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What We Fund: $10 Million in New Grants for Parkinson’s Research

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The Michael J. Fox Foundation for Parkinson's Research (MJFF) announces 39 new grant awards totaling more than $10 million. The selected projects reflect our research strategy to define, measure and treat Parkinson’s disease. We also awarded grants to help develop the research tools the field needs to advance.

All of our funding decisions serve our mission to find a cure for Parkinson’s and improved treatments for those living with the disease today. Each research step — from laboratory studies to understand the disease through clinical trials of potential drugs to stop it — is designed to support those goals. Highlights of the studies that received our latest grants follow. For more information on recent MJFF-supported projects, visit our Funded Studies page.


We seek to understand the causes of Parkinson’s, its progression and the factors that account for the variability of the disease. We recently issued seven new grants in this area at a total of $3,387,710. Highlights follow:

  • Mutations in the GBA and LRRK2 genes can cause Parkinson’s, and drugs against these targets are already in clinical trials. Dimitri Krainc, MD, PhD, of Northwestern University is following up on findings of biological overlap that may mean that drugs against one target could help carriers of the other mutation.
  • Two other projects are characterizing targets in the alpha-synuclein pathway. The protein alpha-synuclein clumps together in Parkinson’s, which scientists believe is toxic to cells. Maria Xilouri, PhD, from the Academy of Athens is investigating chaperone-mediated autophagy, a process that targets and transports excess or damaged proteins for break-down. Irene Griswold-Prenner, PhD, at Nitrome Biosciences is examining synuclein nitrase, which plays a role in alpha-synuclein aggregation and could be a new drug target.


MJFF funds the discovery of methods to diagnose Parkinson’s, measure its progression and assess the effectiveness of treatments for it. We recently supported 19 new projects in this area with a total of $4,720,039. Descriptions of several of the grants follow:

  • Four grants are through our Epidemiological Parkinson’s Risk Factors funding program. Three are combing medical databases for associations between treatments for other conditions and lower Parkinson’s risk. This work could point to drugs with repurposing potential for Parkinson’s disease. Another is comparing dietary patterns for effect on Parkinson’s onset and progression.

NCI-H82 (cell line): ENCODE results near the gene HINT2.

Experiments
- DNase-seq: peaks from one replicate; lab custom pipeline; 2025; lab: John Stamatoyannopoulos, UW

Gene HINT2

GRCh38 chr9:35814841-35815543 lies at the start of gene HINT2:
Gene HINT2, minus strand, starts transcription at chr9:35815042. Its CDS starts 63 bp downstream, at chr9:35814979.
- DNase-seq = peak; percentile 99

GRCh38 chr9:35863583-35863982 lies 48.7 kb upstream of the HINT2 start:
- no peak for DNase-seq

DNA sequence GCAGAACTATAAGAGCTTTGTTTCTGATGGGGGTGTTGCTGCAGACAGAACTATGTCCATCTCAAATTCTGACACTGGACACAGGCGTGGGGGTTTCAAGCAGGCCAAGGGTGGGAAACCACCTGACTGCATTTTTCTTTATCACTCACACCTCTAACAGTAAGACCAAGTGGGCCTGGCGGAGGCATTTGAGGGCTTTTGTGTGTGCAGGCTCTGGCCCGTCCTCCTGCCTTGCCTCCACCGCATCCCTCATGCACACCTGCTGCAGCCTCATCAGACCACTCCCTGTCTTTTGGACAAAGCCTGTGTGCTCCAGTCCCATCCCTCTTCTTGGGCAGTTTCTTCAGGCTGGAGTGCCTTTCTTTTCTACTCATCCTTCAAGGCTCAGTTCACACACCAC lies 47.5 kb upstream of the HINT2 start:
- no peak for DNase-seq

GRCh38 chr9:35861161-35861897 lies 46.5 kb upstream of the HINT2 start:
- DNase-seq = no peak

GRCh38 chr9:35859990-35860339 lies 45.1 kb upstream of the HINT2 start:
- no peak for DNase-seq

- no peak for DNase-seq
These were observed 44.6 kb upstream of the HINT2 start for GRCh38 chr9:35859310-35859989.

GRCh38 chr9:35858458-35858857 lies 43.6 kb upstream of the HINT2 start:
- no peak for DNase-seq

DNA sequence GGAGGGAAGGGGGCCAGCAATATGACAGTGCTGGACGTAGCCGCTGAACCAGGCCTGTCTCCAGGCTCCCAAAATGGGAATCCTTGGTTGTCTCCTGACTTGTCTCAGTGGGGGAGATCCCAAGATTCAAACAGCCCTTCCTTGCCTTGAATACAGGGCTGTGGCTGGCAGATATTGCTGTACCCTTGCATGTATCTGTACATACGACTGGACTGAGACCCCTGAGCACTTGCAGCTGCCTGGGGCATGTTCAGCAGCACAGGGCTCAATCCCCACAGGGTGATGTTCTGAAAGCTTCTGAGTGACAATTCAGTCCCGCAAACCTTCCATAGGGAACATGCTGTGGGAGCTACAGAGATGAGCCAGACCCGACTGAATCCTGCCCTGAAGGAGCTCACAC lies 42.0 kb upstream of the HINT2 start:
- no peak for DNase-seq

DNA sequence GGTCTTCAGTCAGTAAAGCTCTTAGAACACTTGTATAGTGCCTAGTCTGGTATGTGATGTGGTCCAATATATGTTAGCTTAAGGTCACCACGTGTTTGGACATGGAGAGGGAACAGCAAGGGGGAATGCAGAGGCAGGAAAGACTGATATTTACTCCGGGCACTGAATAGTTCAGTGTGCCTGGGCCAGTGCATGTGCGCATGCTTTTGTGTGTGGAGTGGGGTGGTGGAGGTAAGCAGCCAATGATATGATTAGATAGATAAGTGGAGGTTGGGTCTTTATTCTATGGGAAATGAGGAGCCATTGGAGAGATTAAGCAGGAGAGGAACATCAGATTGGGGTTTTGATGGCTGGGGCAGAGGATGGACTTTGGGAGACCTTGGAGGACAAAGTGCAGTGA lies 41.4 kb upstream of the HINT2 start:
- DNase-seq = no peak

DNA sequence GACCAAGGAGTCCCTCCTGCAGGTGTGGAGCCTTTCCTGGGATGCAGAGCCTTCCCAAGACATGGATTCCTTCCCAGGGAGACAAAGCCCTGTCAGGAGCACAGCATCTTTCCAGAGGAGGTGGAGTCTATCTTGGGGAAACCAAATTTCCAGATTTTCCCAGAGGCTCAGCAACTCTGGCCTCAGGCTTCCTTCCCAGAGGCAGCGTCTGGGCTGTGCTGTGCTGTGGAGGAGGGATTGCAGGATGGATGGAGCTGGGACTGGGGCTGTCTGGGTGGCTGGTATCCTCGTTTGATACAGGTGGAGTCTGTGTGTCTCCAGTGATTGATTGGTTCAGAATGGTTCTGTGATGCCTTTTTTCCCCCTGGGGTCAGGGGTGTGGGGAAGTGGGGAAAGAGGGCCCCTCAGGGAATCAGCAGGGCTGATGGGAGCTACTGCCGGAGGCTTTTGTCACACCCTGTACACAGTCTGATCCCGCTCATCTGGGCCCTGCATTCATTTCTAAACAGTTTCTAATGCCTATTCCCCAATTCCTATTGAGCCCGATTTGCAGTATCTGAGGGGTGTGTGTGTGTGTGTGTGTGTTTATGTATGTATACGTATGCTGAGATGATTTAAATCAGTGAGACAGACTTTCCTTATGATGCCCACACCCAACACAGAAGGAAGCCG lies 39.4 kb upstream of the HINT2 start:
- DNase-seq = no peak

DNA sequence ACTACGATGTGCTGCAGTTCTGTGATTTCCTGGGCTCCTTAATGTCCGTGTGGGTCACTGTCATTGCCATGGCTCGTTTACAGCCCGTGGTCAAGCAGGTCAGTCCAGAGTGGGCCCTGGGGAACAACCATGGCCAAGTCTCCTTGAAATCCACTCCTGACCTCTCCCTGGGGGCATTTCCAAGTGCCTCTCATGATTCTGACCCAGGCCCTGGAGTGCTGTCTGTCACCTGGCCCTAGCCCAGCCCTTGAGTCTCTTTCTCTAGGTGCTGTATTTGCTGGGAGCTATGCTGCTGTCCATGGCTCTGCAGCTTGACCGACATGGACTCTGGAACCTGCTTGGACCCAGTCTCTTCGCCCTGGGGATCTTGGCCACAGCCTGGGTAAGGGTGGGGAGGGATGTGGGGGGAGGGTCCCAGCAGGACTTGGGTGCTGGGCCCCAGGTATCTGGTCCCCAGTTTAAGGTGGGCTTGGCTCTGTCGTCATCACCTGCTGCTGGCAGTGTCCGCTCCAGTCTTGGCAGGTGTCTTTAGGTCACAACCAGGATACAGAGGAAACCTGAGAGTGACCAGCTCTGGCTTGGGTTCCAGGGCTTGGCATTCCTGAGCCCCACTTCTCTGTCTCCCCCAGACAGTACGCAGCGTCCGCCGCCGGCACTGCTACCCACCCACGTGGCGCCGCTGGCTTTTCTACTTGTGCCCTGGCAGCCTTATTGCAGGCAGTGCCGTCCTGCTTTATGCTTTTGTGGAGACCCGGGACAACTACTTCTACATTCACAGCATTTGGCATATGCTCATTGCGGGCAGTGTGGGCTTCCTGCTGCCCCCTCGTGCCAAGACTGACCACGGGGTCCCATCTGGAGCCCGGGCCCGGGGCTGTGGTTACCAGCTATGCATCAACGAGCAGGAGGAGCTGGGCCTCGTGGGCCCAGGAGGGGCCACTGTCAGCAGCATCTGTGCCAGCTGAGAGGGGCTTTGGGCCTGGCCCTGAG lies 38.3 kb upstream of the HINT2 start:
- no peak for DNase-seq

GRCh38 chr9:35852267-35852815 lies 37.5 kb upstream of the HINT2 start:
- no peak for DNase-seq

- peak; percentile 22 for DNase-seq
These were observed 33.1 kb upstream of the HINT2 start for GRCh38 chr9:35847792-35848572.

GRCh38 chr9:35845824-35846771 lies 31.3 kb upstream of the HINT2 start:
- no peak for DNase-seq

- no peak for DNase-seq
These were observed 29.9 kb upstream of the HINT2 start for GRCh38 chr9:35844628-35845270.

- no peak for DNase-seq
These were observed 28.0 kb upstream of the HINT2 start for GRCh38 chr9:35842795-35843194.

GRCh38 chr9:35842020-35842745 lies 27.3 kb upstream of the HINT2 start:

• Wilma D.J. van de Berg, PhD, from VU University Medical Center in the Netherlands is correlating MRI scans, brain changes, and memory and thinking assessments to develop imaging markers of cognitive decline.
  • Larsson Omberg, PhD, at nonprofit Sage Bionetworks is developing data challenges with digital sensor data from MJFF-supported studies. This project will set up challenges asking data scientists to analyze smartwatch and smartphone data to determine measures of Parkinson’s symptoms and severity.                                                            


These awards directly fund the development of treatments to slow or stop Parkinson’s and alleviate its symptoms. We recently gave four new grants in this area at a total of $1,670,105.

  • Eilís Dowd, PhD, from the National University of Ireland Galway is testing if specially designed biomaterials can help cell replacement therapy. This therapeutic approach implants dopamine cells in the brain to replace those lost in Parkinson’s disease but can face challenges. Adding biomaterials to the cells could help them survive after transplant.
  • Two newly funded projects are testing drugs against emerging targets. Pamela England, PhD, at the University of California, San Francisco is optimizing a compound against the protein Nurr1, which plays a role in the survival of dopamine neurons. Daniel Ory, MD, at Casma Therapeutics is developing drugs against calcium channel TRPML1, which helps degrade excess or damaged cell parts. Targeting TRPML1 may avoid toxic protein build-up seen in Parkinson’s.
  • Marc Caron, PhD, at Duke University is testing a new approach to stop dyskinesia, uncontrolled movements that come with long-term disease and levodopa use. He’ll look for therapies that stop the process that causes this side effect.


We ensure the field has the research tools it needs to advance, such as assays, cells lines, and DNA plasmids. We recently supported nine new projects in this area with a total of $396,412. Highlights follow:


  • Six grants went to contract research organization Abcam to develop antibody tools. Antibodies can assist in many types of laboratory experiments to detect and measure different cell parts.
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